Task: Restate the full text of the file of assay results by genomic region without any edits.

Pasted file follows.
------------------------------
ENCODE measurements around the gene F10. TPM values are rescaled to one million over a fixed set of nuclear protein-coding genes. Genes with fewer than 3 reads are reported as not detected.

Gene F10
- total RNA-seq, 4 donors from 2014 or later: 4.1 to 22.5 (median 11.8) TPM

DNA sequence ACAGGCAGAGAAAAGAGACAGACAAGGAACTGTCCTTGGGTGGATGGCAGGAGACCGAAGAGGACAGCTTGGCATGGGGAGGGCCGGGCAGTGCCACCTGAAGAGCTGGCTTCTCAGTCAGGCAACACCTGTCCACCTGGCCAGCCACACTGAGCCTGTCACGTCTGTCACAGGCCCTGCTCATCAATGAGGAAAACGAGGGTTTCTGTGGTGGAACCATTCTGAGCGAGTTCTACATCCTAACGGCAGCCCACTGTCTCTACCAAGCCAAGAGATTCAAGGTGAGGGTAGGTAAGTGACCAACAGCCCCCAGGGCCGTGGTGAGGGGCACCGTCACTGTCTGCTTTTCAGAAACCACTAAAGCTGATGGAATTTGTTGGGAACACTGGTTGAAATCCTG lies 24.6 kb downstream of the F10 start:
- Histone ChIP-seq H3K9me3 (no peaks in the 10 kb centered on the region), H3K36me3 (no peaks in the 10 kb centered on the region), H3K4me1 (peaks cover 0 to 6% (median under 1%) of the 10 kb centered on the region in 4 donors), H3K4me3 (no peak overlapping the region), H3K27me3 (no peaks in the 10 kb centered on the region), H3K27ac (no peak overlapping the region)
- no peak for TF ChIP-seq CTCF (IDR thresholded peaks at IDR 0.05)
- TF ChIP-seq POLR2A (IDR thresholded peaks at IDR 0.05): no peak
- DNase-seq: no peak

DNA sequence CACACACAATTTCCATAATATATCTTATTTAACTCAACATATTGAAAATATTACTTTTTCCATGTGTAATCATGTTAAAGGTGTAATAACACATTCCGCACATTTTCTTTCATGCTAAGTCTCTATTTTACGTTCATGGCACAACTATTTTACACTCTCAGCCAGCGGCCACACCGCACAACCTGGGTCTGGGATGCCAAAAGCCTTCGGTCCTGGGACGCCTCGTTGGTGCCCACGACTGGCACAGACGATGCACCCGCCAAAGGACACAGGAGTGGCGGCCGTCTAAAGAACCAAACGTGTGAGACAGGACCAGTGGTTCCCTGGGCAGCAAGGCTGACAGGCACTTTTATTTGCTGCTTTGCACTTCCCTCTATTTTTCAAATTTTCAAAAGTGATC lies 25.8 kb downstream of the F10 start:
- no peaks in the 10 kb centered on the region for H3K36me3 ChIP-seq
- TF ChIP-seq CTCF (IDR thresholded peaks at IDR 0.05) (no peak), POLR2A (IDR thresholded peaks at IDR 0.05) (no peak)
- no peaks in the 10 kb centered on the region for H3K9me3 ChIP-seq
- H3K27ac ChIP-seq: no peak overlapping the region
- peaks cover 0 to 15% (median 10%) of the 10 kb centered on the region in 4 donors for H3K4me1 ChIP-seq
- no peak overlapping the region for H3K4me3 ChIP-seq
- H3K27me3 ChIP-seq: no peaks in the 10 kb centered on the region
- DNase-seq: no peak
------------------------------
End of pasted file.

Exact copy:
ENCODE measurements around the gene F10. TPM values are rescaled to one million over a fixed set of nuclear protein-coding genes. Genes with fewer than 3 reads are reported as not detected.

Gene F10
- total RNA-seq, 4 donors from 2014 or later: 4.1 to 22.5 (median 11.8) TPM

DNA sequence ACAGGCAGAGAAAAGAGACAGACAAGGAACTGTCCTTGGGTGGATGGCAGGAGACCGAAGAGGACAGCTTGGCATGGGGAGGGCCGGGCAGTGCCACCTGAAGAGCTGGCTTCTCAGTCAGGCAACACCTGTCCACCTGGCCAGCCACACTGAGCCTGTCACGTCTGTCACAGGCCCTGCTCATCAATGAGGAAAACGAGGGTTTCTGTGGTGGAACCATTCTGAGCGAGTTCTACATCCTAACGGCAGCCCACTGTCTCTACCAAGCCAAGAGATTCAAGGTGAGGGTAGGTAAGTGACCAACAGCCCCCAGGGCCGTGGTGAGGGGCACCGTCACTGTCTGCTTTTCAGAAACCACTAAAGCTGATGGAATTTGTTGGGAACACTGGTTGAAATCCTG lies 24.6 kb downstream of the F10 start:
- Histone ChIP-seq H3K9me3 (no peaks in the 10 kb centered on the region), H3K36me3 (no peaks in the 10 kb centered on the region), H3K4me1 (peaks cover 0 to 6% (median under 1%) of the 10 kb centered on the region in 4 donors), H3K4me3 (no peak overlapping the region), H3K27me3 (no peaks in the 10 kb centered on the region), H3K27ac (no peak overlapping the region)
- no peak for TF ChIP-seq CTCF (IDR thresholded peaks at IDR 0.05)
- TF ChIP-seq POLR2A (IDR thresholded peaks at IDR 0.05): no peak
- DNase-seq: no peak

DNA sequence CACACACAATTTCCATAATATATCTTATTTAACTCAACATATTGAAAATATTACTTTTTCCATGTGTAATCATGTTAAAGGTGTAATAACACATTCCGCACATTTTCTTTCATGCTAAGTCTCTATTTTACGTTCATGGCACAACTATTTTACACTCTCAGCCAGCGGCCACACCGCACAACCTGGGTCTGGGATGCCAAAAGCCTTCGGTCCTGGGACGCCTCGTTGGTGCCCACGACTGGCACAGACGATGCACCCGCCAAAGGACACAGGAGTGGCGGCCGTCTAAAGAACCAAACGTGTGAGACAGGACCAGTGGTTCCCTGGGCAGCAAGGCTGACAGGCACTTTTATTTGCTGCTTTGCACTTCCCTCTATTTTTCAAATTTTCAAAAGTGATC lies 25.8 kb downstream of the F10 start:
- no peaks in the 10 kb centered on the region for H3K36me3 ChIP-seq
- TF ChIP-seq CTCF (IDR thresholded peaks at IDR 0.05) (no peak), POLR2A (IDR thresholded peaks at IDR 0.05) (no peak)
- no peaks in the 10 kb centered on the region for H3K9me3 ChIP-seq
- H3K27ac ChIP-seq: no peak overlapping the region
- peaks cover 0 to 15% (median 10%) of the 10 kb centered on the region in 4 donors for H3K4me1 ChIP-seq
- no peak overlapping the region for H3K4me3 ChIP-seq
- H3K27me3 ChIP-seq: no peaks in the 10 kb centered on the region
- DNase-seq: no peak